U.S. Planning to End Work Permits for H-4 Visa Holders

A letter written by the director of USCIS Francis Cissna to the US Senate Judiciary Committee reiterated the plan to scrap work permits for H-4 visa holders.


The Trump administration is planning to scrap the employment authorization document (EAD) for H-4 visa holders, spouses of H-1 B visa holders, according to the latest communication between the director of United States Citizenship and Immigration Services (USCIS) Francis Cissna and the US Senate Judiciary Committee.

In a recent letter written by Cissna to the chairman of the U.S. Senate Judiciary Committee, Charles E.Grassley, Cissna gave an update on USCIS’ effort to ensure integrity of the immigration system. “Our plans include proposing regulatory changes to remove H-4 dependent spouses from the class of aliens eligible for employment authorization, thereby reversing the 2015 final rule that granted such eligibility,” Cissna stated in the letter.

The letter also indicated that changes will be made to the H-1B lottery process and the “definition of specialty occupation” will be changed. He also said that there will be targeted site visits at L1 worker sites too. So far, the USCIS has had its eyes on “fraud and abuse” in the H1B program and it’s now turning towards the L1 visa holders as well.

The L1 visa is for intracompany transfers. It allows the temporary transfer of a foreign worker in the managerial, executive or specialized knowledge category to the United States to continue employment with an office of the same employer, its parent, branch, subsidiary or affiliate.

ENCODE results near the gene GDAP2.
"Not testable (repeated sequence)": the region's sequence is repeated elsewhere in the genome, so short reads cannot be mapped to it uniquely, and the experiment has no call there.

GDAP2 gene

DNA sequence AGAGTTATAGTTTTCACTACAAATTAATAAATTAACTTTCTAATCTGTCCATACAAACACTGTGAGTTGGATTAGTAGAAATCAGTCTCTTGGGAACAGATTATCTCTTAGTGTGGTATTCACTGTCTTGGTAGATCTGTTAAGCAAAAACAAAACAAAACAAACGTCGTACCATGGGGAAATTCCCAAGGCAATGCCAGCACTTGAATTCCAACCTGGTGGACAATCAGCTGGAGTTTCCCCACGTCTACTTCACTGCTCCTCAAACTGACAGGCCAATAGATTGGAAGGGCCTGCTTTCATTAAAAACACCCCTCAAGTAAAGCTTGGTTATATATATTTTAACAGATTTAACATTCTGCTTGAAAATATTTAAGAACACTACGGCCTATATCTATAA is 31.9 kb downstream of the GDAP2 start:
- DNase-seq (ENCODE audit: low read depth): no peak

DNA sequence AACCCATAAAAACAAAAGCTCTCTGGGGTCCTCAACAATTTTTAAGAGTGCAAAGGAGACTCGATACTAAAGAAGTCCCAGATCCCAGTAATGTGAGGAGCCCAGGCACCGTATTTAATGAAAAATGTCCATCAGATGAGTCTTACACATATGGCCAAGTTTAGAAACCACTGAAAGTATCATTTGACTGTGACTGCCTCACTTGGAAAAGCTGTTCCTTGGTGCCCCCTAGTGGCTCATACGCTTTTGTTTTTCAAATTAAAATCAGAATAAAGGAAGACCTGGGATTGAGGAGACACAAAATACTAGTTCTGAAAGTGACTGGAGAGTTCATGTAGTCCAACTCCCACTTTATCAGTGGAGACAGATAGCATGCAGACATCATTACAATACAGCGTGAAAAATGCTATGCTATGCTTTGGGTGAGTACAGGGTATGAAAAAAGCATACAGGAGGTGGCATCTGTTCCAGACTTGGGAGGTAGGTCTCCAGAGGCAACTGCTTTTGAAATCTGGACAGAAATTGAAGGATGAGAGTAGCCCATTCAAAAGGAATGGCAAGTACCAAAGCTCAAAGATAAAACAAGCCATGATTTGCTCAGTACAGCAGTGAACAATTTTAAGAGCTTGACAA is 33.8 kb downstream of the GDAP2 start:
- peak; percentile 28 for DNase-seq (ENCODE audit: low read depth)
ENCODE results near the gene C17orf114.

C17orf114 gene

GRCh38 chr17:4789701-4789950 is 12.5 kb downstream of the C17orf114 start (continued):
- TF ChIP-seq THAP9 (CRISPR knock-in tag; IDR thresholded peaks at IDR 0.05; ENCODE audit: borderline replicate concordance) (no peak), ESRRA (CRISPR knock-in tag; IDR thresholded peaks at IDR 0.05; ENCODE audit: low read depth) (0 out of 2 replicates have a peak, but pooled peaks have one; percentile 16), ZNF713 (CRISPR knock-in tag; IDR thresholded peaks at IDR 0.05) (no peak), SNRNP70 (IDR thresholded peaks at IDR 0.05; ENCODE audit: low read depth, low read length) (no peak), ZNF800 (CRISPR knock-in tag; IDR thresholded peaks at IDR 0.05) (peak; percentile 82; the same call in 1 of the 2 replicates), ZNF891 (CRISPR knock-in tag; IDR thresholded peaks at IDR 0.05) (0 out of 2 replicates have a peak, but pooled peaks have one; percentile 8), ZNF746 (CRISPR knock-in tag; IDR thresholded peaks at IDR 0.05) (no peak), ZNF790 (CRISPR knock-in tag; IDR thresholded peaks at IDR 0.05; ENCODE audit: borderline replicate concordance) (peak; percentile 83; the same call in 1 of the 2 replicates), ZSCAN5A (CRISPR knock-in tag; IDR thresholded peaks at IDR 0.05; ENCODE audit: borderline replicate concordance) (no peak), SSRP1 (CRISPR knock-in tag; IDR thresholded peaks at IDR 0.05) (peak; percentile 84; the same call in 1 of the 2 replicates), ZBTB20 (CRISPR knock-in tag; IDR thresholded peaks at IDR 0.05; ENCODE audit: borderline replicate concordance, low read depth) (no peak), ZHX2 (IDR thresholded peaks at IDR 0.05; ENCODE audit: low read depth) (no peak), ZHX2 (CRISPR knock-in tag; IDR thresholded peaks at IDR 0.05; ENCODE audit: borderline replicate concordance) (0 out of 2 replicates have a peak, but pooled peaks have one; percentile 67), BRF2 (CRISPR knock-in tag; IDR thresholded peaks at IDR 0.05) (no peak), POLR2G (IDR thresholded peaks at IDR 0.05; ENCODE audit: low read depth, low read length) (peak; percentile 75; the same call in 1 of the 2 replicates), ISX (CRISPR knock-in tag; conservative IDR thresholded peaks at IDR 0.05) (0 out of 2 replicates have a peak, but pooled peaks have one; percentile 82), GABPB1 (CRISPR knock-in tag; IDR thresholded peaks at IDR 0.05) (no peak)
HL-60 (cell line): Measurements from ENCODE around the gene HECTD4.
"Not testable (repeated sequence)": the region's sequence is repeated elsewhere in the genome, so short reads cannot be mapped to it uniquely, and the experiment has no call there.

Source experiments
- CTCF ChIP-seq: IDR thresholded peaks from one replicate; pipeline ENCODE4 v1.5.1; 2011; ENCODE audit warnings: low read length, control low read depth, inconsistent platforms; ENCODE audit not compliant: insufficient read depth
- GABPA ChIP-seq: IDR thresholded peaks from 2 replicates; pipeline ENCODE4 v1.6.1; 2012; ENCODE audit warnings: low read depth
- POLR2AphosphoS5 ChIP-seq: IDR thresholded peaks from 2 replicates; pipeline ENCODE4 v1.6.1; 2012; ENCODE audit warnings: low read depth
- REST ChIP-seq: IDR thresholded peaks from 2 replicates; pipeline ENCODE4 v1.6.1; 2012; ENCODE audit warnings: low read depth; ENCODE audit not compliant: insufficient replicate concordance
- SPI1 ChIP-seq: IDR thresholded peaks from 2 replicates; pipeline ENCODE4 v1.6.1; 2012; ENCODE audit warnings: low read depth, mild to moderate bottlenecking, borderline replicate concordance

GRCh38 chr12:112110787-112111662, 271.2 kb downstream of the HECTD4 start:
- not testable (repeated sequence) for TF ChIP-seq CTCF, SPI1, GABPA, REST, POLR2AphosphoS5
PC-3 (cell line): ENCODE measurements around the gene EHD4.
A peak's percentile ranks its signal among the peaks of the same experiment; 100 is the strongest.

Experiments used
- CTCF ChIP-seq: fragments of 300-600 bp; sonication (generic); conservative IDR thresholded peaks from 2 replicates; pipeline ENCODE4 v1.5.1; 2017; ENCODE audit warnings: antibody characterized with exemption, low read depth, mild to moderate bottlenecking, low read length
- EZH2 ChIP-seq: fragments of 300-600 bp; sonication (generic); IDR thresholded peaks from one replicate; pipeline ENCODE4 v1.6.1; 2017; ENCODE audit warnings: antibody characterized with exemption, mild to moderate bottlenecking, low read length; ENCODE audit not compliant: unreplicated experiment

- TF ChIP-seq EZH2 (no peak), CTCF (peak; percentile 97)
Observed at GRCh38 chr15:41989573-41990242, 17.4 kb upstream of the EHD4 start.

After months of being in a limbo, the death knell for spouses of H-1B visa holders’ careers may have been sounded. The USCIS had declared in September 2017 that it would be scrapping the H-4 EAD. However, it had been delayed until now. Almost 105,000 work permits to spouses of H-1B nonimmigrants were given out since the policy was put in place during Obama-era.

The Department of Homeland Security (DHS) had said in a Feb. 28 court filing that it was reviewing the economic impact of terminating work authorization for H4 visa holders and has pushed back terminating the permit till June. However, they said that their intentions to proceed with publication of an Notice of Proposed Rule Making (NPRM) concerning the H-4 visa rule at issue in this case remain unchanged.

The cancellation of the work permit for H4 visa holders effects mostly Indian and Chinese women, who are also skilled workers and have secured work in various fields.

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